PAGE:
After a bloody, lip-biting, teeth chattering drive back and forth to Florida, our lives and emotions are resuming a sense of normalcy. It's with a breath of relief both my feet (and Joe's), are on stable ground now that I can share some of our trip experiences and perhaps help someone planning a motor home venture to avoid the mistakes we didn't, prior to leaving on our trip.
We viewed different styles of motor homes for two years and finally found one that suited us perfectly this January. The living space was to die for (ahem, we almost did), and the undercarriage storage was spacious. In fact, the coach had all the amenities a person could ask for, living-wise. Although we drove it on the local highway a few times, it wasn't until we hit the parkways and interstate turnpikes that we discovered the coach doesn't handle well at all.
The steering has about 2 inches of play to the right and the left, which is very bad. Joe had to grip the wheel with both hands to hold the coach steady so it didn't veer off the road to the right, into the woods or off a bridge. When tractor-trailer trucks passed us at 70 mph or more, the rear of the motor coach got sucked into a vacuum and swayed to the right. Sometimes so far to the right that we got stuck in those groove-things that are supposed to alert drowsy drivers they are going off the road.
We were petrified before we even hit Delaware. Traveling by motor coach has been Joe's retirement dream for years but now it's become a nightmare. But we carried on and hoped things would improve. We hoped it was normal for the coach to handle this way...
We had the motor coach in for service prior to our departure. Joe told the dealership he was concerned about the steering, because the steering wheel was crooked when the coach was in park. While on the road, however we discovered the TV antennae was broken, the left turn camera signal was kaput, and no one ever told us in order to turn the hot water heater on, we had to unscrew a panel under the kitchen sink. This requires a drill. A savvy tech at a sister dealership in Georgia assisted us, so after 3 days of no hot water, we were finally able to shower in our home on wheels.
I called the dealership twice while we were away and was told the steering issues were not their problem, that "they don't do that,” which pissed us off no end, because they told us before we left the steering was fine. We were told to call the company who manufactures the chassis and the engine for repairs once we got to Florida. We didn't. We were already two days behind, because holding the rig steady on the road tired Joe's arms so badly, we had to make frequent stops so he could rest.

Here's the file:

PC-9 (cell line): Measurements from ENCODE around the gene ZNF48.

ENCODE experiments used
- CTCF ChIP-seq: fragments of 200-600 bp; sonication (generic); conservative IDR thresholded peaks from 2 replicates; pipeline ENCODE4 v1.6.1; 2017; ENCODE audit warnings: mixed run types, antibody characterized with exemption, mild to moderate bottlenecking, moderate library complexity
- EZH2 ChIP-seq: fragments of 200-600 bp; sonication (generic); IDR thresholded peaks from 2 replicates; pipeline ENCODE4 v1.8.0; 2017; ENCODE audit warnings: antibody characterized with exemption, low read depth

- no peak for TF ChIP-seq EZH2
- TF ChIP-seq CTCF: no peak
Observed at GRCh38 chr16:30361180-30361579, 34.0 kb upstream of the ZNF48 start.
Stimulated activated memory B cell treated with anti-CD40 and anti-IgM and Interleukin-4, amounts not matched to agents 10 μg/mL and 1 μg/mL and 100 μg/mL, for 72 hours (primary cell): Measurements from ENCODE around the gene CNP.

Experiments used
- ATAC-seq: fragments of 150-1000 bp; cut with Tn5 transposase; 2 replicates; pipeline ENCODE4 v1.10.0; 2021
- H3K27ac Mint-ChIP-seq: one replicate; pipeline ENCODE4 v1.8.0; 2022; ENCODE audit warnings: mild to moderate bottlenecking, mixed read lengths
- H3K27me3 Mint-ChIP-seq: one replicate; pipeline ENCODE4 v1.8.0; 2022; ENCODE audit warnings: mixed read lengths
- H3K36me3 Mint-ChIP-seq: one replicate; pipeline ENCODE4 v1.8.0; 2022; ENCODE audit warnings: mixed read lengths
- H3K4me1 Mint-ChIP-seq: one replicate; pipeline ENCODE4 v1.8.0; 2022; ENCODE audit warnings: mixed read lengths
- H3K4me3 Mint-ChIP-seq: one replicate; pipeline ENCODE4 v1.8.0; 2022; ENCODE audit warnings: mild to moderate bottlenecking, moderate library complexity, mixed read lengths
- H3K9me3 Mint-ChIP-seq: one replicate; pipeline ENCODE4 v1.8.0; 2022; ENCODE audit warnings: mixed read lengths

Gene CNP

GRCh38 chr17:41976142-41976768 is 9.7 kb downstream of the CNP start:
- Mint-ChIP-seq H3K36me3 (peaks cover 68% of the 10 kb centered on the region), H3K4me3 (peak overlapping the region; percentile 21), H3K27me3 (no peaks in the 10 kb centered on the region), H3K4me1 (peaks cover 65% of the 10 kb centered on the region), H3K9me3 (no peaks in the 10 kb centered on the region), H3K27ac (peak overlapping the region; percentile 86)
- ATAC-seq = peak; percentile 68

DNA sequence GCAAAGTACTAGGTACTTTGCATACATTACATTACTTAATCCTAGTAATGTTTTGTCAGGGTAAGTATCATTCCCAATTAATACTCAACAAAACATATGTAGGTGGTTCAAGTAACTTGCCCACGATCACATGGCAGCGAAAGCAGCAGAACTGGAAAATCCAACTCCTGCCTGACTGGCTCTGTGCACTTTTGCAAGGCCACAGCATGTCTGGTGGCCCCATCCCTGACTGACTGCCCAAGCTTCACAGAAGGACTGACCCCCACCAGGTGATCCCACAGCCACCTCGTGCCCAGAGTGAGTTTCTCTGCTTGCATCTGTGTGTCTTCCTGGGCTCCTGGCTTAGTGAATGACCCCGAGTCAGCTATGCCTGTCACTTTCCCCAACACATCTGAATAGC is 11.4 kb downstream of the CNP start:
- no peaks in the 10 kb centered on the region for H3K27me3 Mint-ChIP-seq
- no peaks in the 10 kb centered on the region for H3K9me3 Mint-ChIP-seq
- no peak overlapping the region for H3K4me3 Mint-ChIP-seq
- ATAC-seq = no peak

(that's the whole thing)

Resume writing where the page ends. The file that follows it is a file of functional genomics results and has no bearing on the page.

With all due respect to the companies involved with our problems, I won't name names. One party manufactures the coach, the engine and suspension, etc. is constructed by another. In addition, we sent emails to the support team who deals with issues regarding the coach, and the passing the buck game continues.
On top of all this, we found two stink bugs in the coach. Where the holy hell they came from, we'll never know, but we suspect they hopped on board while the coach was in for servicing at the dealership. I'm not a bug fan, and I've only seen these critters twice before in my entire life. You can't crush them because they give off a noxious odor, so we had to pull off the road to get the one that was crawling on the dashboard while Joe was trying to drive and I was shrieking. I found the other under the bedspread, which caused my second meltdown that first day.
The point is, know your product before you take it out on the road, people. Inspect every inch of it and ask questions about how your coach works. Drive it around like crazy before you plan an extended trip. Take it back to service, wherever it's supposed to go, until you are satisfied. We were gone eleven days, which was four more than originally planned, with more money spent on gas and campgrounds, not to mention the wear and tear on our psyches.
And bring the Raid...you never know what kind of pests you might encounter!